The History of Loyola Basketball: More Than a Shot and a Prayer

Post Hill Press
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“Only a seasoned journalist like Fred Mitchell could uncover the fascinating stories behind the Ramblers’ glorious journey to the NCAA championship. Mitchell details surprising, ‘behind-the-curtain’ events, which carry the reader on a breath-taking trip to an unexpected, hard-fought victory.”
—Robert Jordan, Jr., Ph.D., Loyola University, Retired Anchor/Reporter, WGN TV - Chicago

Loyola has become a national brand, led by a pragmatic, genuine, and unassuming head coach. Porter Moser is known for doing things the right way and encouraging his players to “buy in to the culture of the program” that stresses building character and encourages good sportsmanship, teamwork, and respect for the process.

The over-arching national narrative of the 2017–18 NCAA men’s basketball tournament became the valiant and totally unexpected run made by the Loyola Ramblers to the Final Four. What a refreshing Cinderella Run that fans nationwide appreciated after a college basketball season overloaded with negative headlines.

The fabric of the team was woven from the initial threads of the 1963 NCAA championship Loyola squad that not only captured a national title, but also made historic strides for college basketball and the nation with regard to civil rights and racial integration. While the nation was admiring the grit, maturity, and determination of Loyola’s relatively unheralded players, they also fell in love with the sincerity of Sister Jean—the ninety-nine-year-old team chaplain and pop culture sensation now featured on bobbleheads and memes across the country. This unique and colorful story is properly told through the voices of those who actually took part in the joyful games, without shying away from the painful incidents that represent a significant part of our country’s history.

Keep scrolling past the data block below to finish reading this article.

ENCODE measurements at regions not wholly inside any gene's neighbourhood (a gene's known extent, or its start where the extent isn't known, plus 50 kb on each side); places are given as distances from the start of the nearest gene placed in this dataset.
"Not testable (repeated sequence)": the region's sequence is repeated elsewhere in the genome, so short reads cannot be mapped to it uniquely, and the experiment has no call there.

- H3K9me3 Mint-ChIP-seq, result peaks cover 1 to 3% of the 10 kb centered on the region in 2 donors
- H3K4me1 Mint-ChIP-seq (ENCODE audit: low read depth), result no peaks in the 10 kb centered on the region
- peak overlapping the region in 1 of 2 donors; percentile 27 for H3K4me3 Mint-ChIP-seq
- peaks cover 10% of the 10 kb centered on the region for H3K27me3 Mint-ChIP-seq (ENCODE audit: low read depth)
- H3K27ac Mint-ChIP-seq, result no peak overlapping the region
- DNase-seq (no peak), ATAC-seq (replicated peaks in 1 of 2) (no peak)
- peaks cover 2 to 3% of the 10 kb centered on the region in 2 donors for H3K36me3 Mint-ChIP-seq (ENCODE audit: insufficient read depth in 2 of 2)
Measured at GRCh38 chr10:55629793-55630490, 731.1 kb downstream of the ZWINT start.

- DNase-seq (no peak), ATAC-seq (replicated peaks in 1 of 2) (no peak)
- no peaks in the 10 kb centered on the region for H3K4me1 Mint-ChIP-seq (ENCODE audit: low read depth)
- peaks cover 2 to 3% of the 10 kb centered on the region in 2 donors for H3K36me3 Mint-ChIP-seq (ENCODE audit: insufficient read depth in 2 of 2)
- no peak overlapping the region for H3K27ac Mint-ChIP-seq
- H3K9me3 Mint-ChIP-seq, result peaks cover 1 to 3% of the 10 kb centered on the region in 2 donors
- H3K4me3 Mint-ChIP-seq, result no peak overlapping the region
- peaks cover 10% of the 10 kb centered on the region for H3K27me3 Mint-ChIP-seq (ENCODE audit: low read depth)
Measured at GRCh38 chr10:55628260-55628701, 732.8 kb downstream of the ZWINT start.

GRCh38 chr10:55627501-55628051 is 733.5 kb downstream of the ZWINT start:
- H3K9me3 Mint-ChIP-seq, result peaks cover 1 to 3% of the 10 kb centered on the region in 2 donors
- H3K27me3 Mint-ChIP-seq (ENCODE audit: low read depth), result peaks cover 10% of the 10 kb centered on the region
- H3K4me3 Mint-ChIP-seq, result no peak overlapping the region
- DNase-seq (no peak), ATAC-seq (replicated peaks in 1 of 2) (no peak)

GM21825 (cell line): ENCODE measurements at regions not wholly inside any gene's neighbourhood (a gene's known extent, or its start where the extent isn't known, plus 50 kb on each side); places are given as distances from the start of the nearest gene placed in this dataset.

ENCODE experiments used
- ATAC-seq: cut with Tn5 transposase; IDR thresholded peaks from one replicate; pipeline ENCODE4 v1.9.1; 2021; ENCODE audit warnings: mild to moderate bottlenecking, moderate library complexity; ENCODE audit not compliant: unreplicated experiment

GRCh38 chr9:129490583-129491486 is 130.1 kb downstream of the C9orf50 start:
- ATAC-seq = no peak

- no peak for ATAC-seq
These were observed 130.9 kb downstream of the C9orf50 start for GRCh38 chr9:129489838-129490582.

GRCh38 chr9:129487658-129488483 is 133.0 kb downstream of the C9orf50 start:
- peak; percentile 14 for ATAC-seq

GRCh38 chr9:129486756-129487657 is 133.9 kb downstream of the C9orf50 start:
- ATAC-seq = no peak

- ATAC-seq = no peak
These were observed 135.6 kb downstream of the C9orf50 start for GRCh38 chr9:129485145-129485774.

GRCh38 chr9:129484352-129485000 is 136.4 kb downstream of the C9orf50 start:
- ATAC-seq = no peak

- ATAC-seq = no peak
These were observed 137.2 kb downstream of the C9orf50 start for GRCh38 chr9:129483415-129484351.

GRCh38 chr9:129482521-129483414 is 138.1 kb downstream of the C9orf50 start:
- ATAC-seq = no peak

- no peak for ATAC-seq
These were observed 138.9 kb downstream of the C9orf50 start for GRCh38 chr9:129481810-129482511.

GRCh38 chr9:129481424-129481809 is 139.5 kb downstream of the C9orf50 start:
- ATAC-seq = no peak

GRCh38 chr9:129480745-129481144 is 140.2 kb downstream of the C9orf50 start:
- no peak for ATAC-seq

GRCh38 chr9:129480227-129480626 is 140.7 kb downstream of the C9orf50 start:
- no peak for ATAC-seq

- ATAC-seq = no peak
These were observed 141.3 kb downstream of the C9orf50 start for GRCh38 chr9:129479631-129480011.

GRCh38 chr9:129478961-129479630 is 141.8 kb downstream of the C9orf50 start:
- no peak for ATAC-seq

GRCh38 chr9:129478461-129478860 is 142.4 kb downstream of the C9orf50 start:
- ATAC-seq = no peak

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About the author

Fred Mitchell is an award-winning sportswriter, columnist and author who spent over 41 years with the Chicago Tribune. 

Mitchell has written 12 books, including biographies with Bears Hall of Famers Gale Sayers and Richard Dent, and Cubs Hall of Famers Billy Williams and Ryne Sandberg. He also wrote “Playing Through” with Earl Woods, the late father of PGA champion Tiger Woods.

 

Mitchell, who has served as an adjunct professor of journalism at Northwestern University, DePaul University and Columbia College, is the only sportswriter in Chicago Tribune history to have been the main beat reporter covering the Bulls, Bears and Cubs during his career.  He previously served as a high school English teacher and coach in Ohio for five years and now serves as the community correspondent for the Chicago Blackhawks.

 

He also covered Loyola men’s basketball in recent years for the Tribune.

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Additional Information

Publisher
Post Hill Press
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Published on
Mar 12, 2019
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Pages
131
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ISBN
9781642930665
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Language
English
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Genres
History / United States / 20th Century
Religion / Christianity / Catholic
Sports & Recreation / Basketball
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Content Protection
This content is DRM protected.
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Available on Android devices
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